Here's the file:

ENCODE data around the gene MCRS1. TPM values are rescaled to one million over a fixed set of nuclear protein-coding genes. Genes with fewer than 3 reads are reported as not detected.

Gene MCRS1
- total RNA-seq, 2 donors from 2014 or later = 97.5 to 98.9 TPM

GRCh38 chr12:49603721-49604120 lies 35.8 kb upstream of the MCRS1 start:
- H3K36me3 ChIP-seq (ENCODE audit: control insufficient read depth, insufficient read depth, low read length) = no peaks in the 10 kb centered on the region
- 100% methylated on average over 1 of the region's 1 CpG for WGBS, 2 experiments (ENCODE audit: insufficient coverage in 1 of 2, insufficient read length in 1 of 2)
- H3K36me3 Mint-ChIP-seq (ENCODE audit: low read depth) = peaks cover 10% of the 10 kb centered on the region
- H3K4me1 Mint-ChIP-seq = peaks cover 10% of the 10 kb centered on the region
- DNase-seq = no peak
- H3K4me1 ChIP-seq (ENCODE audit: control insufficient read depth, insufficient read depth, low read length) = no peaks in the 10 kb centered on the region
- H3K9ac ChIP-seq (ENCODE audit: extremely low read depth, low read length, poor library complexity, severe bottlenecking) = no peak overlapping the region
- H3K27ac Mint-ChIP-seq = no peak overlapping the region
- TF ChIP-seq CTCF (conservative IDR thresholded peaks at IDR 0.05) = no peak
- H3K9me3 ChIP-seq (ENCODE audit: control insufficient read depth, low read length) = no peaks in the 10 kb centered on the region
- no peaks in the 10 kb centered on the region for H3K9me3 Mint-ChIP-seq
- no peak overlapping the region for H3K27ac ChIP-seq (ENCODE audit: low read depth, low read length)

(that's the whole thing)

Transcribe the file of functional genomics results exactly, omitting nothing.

ENCODE data around the gene MCRS1. TPM values are rescaled to one million over a fixed set of nuclear protein-coding genes. Genes with fewer than 3 reads are reported as not detected.

Gene MCRS1
- total RNA-seq, 2 donors from 2014 or later = 97.5 to 98.9 TPM

GRCh38 chr12:49603721-49604120 lies 35.8 kb upstream of the MCRS1 start:
- H3K36me3 ChIP-seq (ENCODE audit: control insufficient read depth, insufficient read depth, low read length) = no peaks in the 10 kb centered on the region
- 100% methylated on average over 1 of the region's 1 CpG for WGBS, 2 experiments (ENCODE audit: insufficient coverage in 1 of 2, insufficient read length in 1 of 2)
- H3K36me3 Mint-ChIP-seq (ENCODE audit: low read depth) = peaks cover 10% of the 10 kb centered on the region
- H3K4me1 Mint-ChIP-seq = peaks cover 10% of the 10 kb centered on the region
- DNase-seq = no peak
- H3K4me1 ChIP-seq (ENCODE audit: control insufficient read depth, insufficient read depth, low read length) = no peaks in the 10 kb centered on the region
- H3K9ac ChIP-seq (ENCODE audit: extremely low read depth, low read length, poor library complexity, severe bottlenecking) = no peak overlapping the region
- H3K27ac Mint-ChIP-seq = no peak overlapping the region
- TF ChIP-seq CTCF (conservative IDR thresholded peaks at IDR 0.05) = no peak
- H3K9me3 ChIP-seq (ENCODE audit: control insufficient read depth, low read length) = no peaks in the 10 kb centered on the region
- no peaks in the 10 kb centered on the region for H3K9me3 Mint-ChIP-seq
- no peak overlapping the region for H3K27ac ChIP-seq (ENCODE audit: low read depth, low read length)